Why would Chorus do this? First, as I explain below Chorus faces a disproportionate amount of uncertainty and a disproportionate share of the legal costs - it is at least arguable that the current strategy is not in its shareholders’ best interests. Second, if Chorus did play ball and withdraw its pricing determination requests, the government, consumers, and other industry players would be more inclined to help – particularly in the area of converting people to fibre services more quickly.  

For example InternetNZ would support any government incentive to encourage consumers to take fibre services at the same time that the fibre was being deployed in the street.  This would increase uptake of fibre, directly benefit the consumer, directly benefit the retail provider and Chorus (and other LFCs) by reducing their truck-rolls and connection costs, directly benefit Chorus by moving people on to the higher-value fibre service and indirectly benefit the economy through resulting increased productivity.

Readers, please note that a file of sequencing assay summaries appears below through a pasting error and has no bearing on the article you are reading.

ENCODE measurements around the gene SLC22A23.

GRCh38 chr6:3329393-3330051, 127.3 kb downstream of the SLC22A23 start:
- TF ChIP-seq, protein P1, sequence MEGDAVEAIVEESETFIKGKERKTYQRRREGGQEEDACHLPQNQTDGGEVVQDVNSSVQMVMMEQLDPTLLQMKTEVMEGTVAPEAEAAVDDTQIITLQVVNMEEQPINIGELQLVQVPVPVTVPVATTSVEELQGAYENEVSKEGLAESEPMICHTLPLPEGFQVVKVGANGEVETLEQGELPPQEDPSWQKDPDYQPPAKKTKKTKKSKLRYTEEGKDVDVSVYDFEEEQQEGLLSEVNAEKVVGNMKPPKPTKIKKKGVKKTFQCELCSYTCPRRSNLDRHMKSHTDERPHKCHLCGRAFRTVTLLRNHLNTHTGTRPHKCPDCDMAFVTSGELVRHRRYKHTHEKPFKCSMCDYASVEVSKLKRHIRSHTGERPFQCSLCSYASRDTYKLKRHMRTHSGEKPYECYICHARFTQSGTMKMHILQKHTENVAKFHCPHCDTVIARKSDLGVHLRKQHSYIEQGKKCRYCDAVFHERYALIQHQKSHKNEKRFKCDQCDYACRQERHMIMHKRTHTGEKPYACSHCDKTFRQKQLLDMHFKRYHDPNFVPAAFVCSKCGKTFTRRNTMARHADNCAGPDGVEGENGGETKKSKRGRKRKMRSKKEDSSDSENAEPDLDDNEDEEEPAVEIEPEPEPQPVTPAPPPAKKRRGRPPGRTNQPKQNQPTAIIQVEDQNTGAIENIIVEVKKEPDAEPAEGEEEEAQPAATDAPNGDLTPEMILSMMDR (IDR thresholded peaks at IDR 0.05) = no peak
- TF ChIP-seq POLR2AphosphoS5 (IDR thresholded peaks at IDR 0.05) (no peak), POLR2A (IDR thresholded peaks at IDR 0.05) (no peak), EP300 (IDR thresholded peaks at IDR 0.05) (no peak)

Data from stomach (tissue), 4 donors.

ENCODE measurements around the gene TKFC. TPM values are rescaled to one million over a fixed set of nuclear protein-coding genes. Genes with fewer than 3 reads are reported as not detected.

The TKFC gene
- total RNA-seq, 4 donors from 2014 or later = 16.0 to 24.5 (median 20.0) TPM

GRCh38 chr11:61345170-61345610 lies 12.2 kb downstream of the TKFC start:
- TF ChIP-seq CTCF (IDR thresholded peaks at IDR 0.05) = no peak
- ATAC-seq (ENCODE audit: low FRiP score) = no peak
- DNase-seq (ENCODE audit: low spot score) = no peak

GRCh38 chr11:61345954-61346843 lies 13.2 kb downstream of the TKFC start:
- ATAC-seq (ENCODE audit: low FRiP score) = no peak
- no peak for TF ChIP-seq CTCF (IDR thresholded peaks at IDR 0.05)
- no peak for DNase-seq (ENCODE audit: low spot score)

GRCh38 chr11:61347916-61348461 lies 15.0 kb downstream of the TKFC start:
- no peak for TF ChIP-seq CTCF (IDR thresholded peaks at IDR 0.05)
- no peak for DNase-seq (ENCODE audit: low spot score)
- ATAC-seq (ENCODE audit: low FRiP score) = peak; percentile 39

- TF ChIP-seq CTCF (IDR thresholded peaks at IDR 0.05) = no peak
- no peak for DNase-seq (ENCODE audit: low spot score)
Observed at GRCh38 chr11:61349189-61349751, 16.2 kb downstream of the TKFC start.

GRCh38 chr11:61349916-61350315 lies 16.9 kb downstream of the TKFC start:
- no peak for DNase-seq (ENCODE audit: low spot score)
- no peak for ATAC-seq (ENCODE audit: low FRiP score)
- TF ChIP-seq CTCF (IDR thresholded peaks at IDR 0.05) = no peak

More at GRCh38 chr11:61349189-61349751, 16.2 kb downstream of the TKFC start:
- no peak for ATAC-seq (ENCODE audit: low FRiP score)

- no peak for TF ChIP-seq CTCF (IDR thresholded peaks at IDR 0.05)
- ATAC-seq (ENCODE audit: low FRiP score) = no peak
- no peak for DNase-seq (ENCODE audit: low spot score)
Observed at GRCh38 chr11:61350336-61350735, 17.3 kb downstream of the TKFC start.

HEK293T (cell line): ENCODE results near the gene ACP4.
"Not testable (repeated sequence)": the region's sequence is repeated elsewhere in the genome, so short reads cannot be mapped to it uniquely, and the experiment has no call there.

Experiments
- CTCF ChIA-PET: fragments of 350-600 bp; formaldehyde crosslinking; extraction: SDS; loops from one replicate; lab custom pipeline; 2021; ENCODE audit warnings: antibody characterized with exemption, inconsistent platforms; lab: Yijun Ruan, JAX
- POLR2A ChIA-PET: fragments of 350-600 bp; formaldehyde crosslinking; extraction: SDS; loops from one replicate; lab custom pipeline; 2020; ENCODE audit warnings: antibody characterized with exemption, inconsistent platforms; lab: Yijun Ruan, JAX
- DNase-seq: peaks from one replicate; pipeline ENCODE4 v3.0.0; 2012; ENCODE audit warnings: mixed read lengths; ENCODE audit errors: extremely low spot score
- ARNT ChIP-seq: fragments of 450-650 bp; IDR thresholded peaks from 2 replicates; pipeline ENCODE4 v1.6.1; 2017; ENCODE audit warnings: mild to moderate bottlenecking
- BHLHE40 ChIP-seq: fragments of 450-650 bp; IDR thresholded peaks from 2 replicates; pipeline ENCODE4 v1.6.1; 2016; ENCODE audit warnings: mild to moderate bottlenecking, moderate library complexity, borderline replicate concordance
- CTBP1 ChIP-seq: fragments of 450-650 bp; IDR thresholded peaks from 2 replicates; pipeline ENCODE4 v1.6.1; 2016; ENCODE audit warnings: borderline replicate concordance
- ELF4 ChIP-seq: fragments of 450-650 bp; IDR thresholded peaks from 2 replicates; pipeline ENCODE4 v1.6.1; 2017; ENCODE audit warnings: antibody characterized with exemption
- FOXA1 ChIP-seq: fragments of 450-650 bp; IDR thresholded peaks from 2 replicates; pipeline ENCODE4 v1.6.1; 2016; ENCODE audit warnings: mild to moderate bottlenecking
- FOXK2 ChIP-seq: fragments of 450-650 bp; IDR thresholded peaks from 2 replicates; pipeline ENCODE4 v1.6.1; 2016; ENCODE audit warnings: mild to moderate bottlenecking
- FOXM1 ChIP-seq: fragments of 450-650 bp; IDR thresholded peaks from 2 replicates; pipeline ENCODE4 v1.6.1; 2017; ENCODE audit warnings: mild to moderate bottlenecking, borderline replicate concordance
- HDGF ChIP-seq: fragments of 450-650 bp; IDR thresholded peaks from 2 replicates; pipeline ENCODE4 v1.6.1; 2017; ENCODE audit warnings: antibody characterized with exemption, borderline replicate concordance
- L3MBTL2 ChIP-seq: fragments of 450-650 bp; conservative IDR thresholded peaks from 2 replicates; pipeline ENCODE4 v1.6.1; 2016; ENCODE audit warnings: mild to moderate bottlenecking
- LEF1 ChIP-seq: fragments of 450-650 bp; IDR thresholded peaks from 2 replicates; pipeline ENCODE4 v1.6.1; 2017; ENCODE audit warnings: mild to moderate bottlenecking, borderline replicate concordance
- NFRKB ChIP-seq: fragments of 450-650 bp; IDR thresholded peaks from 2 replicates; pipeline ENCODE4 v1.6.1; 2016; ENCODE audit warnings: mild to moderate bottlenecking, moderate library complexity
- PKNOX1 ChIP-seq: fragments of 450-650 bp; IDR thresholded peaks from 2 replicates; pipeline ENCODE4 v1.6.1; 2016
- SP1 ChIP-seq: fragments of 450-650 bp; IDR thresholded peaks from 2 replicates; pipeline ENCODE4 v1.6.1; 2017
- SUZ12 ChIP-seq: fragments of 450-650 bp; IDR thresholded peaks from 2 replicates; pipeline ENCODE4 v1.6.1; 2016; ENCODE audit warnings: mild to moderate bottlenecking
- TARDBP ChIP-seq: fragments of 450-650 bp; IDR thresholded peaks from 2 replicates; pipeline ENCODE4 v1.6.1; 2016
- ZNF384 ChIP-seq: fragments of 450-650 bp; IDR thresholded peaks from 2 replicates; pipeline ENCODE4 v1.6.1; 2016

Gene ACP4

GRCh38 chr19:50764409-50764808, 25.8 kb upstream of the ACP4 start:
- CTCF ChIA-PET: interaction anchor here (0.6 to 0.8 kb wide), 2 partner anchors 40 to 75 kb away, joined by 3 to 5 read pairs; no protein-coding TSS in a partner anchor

The government could also help by signalling that it will recommence the originally intended full review of the Telecommunications Act with the intention of introducing new legislation for a future telecommunications environment that would come into being when over 50% of the country was using the UFB or RBI.

Back to the backdating Issue and why it’s a bad idea
InternetNZ has made a submission to the Commerce Commission in response to its UCLL Final Pricing Determination Discussion paper.  The basis of the submission is a legal opinion we have obtained and are willing to share with others.